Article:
Nostalgia Lane: Webrings

The mid-to-late 1990s was a weird and wild time for websites. The internet and the web was practically new to all of us, so we were giddy just to get our own personal slice of it and make a virtual home. But yeah, it was really strange as everyone tried to figure out the best way to set up websites and connect to each other — especially as this was in the era before Google when search engines weren’t all that great or helpful.

So somewhere along the way, people got into their heads to invest in the idea of “webrings.” The concept here was to group up (mostly amateur) websites that covered the same topic or general theme so that visitors could easily surf — we said “surf” a lot back then — between them and discover new sites. It was a way to drive traffic and be discovered, even if it was awkward as all get it out.

Because it really was. One person would be the webring owner and then have to coordinate adding all participating sites onto a list. Every participating site would put one of these webring frames on their page with links back to the OG webring owner, an invitation to join it, and various navigation tools.

I think the best part about webrings is that you knew you were getting a curated list, so if the owner had any taste at all, you knew you could depend on where the webring would send you next.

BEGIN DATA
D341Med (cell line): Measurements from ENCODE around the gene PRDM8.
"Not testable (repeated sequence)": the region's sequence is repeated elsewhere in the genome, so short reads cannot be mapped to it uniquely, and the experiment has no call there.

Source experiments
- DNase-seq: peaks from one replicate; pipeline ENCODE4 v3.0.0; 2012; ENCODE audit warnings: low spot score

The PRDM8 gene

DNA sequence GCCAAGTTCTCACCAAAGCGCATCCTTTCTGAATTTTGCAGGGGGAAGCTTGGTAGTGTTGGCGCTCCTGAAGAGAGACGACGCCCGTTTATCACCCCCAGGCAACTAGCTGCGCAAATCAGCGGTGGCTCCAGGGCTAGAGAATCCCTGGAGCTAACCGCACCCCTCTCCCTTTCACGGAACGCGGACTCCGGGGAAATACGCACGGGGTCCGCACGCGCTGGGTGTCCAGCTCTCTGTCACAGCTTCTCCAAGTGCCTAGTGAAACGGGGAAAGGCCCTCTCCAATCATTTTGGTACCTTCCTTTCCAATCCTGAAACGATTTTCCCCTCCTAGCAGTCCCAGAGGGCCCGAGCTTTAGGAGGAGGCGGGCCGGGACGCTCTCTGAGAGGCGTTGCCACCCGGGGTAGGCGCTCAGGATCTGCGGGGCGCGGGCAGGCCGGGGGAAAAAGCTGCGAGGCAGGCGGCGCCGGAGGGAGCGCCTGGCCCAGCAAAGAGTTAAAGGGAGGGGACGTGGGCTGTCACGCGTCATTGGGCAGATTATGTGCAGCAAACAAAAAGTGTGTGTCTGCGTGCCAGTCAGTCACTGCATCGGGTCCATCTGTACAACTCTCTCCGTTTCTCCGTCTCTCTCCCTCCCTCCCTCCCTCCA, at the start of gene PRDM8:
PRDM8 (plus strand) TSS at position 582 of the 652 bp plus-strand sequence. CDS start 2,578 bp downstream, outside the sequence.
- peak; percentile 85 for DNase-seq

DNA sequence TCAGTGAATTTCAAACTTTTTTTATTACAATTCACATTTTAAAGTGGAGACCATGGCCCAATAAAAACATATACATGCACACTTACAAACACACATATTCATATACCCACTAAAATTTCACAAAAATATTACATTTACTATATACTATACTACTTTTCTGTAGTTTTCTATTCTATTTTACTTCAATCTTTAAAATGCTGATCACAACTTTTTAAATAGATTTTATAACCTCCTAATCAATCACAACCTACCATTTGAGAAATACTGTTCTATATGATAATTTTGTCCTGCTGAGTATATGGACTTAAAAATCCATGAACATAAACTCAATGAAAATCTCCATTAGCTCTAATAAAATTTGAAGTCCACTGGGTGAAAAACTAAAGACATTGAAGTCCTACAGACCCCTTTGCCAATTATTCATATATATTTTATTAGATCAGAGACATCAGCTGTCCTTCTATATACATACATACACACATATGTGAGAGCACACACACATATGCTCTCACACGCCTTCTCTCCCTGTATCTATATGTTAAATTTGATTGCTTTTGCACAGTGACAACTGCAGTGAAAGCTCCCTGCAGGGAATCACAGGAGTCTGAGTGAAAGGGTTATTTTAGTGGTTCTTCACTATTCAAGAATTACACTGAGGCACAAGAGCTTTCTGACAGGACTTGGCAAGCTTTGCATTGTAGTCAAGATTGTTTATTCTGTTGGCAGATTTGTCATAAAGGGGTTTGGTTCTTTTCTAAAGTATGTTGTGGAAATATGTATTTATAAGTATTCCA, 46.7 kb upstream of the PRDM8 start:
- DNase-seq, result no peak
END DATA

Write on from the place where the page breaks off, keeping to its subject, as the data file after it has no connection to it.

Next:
While I most definitely had a Geocities site — animated GIFs and guestbook and MIDI player and all — I don’t specifically recall if I did participate in any webrings. I’m sure I must have. I do, however, recall using webrings a lot when I was bored and wanted to see other sites. Of course, loading up a page back then took up to a minute or more, so you wanted to make sure you were getting something good and not some 8-year-old’s “THIS IZ MY FIRST WEBBY PAGE!” announcement.

Slow as surfing was, there was something really fascinating to actually exploring the internet back then that I don’t feel in the slightest today. It’s that once-and-then-gone-forever moment where novelty and ignorance intersect, and I had a lot of fun just seeing the creations and information that other sites had. It’s what led me to meeting a good online friend in 1997, which in turn led to the creation of a mutual movie review site, which in turn led to my interest in blogging.

2 thoughts on “Nostalgia Lane: Webrings

  1. bhagpuss November 6, 2020 / 9:53 am

    I’d totally forgotten web rings. Although even in the 1990s and even when I was “surfing” GeoCities, something I did a lot, I was far more likely just to put random search terms in and pick from the results than go around someone’s “curated” list. Just like I don’t generally work through playlists on YouTube but jump around randomly.

    Also, as far as search engines go, I’d still take NetScape (then) over Google (now) any day.

  2. Minimalistway November 7, 2020 / 7:54 pm

    Some people using them today, there is a growing number of people who are sick of social media and they want to bring back the old web but with new content and design, so they start personal websites.

    Neocities offer 1GB of hosting space for free, no advertising, you’ll find some webrings there.

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